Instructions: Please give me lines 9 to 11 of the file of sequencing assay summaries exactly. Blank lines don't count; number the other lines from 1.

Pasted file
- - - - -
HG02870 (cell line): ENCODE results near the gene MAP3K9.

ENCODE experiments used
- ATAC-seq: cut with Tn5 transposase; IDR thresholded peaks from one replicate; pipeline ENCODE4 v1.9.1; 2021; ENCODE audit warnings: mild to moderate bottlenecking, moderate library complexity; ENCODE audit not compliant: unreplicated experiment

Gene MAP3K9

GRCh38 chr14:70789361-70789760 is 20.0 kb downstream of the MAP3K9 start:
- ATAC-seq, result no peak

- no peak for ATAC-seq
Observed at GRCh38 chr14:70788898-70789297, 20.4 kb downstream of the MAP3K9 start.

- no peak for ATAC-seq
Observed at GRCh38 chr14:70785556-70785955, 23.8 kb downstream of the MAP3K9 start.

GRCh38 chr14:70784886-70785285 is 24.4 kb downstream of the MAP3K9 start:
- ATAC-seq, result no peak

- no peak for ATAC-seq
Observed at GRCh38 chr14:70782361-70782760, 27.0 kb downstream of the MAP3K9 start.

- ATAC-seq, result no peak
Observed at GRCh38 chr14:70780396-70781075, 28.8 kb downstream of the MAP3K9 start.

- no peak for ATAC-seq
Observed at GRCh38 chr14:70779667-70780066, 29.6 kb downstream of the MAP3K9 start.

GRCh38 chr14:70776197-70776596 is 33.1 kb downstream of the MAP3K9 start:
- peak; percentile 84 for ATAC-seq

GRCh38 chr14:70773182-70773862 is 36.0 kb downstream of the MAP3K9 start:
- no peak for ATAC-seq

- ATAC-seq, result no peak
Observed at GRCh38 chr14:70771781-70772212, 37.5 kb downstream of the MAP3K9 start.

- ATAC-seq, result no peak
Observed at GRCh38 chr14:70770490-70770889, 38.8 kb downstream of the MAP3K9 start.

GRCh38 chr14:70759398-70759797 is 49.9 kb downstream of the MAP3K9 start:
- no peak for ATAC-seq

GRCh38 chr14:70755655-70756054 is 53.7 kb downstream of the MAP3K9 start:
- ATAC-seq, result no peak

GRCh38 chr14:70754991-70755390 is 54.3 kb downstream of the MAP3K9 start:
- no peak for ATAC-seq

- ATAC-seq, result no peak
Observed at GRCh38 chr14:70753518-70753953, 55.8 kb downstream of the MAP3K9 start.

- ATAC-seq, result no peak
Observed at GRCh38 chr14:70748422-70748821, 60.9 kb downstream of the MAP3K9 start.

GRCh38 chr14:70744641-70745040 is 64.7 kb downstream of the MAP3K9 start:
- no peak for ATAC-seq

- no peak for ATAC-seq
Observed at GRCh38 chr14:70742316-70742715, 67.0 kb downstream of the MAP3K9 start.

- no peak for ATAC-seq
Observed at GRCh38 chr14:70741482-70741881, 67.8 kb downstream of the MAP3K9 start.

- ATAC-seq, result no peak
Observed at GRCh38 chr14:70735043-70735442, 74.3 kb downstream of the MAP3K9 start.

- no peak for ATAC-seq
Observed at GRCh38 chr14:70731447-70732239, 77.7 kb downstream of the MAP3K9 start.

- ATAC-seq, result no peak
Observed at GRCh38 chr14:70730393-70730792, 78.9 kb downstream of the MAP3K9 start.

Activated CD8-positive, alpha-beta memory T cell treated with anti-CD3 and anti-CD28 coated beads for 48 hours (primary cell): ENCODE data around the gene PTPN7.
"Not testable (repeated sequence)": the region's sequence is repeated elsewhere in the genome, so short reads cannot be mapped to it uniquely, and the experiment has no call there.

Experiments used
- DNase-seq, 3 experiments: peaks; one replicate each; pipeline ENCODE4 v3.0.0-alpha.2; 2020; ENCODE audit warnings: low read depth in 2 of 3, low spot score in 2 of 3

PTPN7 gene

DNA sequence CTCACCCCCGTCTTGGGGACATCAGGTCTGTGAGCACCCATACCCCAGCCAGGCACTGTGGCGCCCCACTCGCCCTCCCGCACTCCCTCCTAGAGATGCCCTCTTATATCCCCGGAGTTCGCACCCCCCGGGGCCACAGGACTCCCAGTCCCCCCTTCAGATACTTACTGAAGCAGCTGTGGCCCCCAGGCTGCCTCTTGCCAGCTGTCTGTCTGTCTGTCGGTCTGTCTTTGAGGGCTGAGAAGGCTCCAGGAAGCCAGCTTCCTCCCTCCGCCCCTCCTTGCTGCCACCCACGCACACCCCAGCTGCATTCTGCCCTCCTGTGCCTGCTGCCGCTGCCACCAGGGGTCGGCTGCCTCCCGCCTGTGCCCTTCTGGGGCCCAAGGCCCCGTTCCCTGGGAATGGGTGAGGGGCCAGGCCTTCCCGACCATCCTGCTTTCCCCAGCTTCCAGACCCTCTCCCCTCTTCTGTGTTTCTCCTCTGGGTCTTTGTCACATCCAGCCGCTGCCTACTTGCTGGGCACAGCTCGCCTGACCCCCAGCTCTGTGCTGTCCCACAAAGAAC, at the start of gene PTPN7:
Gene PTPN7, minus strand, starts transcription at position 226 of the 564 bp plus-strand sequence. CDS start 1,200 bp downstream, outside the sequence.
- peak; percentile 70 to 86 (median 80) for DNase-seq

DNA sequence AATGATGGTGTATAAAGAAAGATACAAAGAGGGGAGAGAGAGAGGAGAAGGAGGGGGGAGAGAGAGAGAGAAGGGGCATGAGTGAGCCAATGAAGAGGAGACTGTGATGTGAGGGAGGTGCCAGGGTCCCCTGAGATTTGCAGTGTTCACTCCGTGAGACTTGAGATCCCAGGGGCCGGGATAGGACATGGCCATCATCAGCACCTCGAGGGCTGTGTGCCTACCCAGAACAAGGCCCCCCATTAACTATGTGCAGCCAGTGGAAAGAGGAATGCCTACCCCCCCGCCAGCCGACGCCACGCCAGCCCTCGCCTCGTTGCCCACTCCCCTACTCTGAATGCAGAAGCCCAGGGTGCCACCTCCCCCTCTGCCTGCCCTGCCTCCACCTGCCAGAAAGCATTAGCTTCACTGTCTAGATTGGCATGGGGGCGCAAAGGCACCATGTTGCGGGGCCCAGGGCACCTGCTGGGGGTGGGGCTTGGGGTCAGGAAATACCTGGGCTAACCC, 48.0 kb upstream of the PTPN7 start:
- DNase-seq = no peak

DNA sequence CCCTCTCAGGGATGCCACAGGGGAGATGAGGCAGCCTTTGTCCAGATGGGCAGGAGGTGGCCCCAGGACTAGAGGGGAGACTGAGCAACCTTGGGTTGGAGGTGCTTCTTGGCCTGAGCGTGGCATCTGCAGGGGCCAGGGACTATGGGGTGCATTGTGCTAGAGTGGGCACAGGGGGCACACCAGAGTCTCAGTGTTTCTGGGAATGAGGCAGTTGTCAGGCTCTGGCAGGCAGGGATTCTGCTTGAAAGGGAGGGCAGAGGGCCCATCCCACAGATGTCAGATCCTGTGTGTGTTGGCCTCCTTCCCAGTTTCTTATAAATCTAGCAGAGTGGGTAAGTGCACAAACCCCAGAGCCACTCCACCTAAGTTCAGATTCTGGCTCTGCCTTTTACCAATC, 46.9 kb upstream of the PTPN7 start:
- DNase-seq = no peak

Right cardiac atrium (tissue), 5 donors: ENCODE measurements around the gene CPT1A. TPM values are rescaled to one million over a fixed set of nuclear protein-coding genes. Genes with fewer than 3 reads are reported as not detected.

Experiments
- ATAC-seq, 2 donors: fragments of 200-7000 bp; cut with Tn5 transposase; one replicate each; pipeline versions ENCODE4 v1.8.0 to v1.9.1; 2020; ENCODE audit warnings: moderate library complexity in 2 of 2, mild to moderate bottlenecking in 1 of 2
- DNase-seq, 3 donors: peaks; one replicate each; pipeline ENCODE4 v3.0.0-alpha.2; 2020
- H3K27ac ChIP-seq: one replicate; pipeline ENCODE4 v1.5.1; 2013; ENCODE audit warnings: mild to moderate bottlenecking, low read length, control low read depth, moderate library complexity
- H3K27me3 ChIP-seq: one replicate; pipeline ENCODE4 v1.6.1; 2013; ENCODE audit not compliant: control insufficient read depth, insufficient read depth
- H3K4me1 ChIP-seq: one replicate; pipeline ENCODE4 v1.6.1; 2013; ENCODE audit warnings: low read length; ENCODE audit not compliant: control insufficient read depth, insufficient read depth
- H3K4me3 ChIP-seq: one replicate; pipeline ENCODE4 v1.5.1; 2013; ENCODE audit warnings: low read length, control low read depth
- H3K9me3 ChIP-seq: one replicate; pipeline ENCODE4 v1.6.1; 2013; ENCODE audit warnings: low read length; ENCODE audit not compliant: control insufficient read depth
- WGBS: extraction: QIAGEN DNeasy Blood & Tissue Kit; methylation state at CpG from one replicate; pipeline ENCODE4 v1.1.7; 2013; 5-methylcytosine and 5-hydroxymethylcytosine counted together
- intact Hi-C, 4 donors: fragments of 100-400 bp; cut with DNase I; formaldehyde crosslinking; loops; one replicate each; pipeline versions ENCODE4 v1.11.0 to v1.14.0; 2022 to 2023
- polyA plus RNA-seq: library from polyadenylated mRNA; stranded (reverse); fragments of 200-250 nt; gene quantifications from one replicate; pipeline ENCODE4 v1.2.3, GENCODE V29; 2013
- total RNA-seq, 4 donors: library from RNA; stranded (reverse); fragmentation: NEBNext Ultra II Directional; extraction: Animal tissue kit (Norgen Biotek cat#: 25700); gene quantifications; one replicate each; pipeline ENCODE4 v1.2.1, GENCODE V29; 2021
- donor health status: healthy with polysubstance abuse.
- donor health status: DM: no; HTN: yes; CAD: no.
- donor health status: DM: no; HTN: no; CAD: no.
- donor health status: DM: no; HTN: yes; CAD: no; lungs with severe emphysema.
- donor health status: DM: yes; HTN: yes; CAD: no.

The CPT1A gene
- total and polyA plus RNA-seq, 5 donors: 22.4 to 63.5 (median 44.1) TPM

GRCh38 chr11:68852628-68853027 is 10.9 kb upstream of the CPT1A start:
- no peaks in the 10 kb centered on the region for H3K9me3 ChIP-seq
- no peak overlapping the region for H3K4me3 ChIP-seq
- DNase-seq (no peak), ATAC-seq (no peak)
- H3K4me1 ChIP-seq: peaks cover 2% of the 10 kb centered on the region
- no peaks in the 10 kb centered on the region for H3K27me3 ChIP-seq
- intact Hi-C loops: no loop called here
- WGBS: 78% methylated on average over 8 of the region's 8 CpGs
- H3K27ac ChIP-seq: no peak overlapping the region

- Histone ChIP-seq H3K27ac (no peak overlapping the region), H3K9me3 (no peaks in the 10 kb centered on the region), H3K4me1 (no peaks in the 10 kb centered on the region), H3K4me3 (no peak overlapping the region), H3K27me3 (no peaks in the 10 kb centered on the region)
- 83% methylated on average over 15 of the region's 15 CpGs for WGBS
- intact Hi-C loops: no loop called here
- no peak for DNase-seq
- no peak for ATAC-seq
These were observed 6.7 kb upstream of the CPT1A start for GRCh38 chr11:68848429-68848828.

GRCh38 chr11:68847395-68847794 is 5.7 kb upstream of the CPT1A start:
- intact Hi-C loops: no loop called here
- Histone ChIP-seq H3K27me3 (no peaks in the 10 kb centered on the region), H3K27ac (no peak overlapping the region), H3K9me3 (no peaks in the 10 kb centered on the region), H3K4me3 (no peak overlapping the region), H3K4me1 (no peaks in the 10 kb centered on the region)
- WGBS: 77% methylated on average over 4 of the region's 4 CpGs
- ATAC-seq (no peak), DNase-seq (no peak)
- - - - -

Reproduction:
- no peak for ATAC-seq
Observed at GRCh38 chr14:70785556-70785955, 23.8 kb downstream of the MAP3K9 start.

GRCh38 chr14:70784886-70785285 is 24.4 kb downstream of the MAP3K9 start: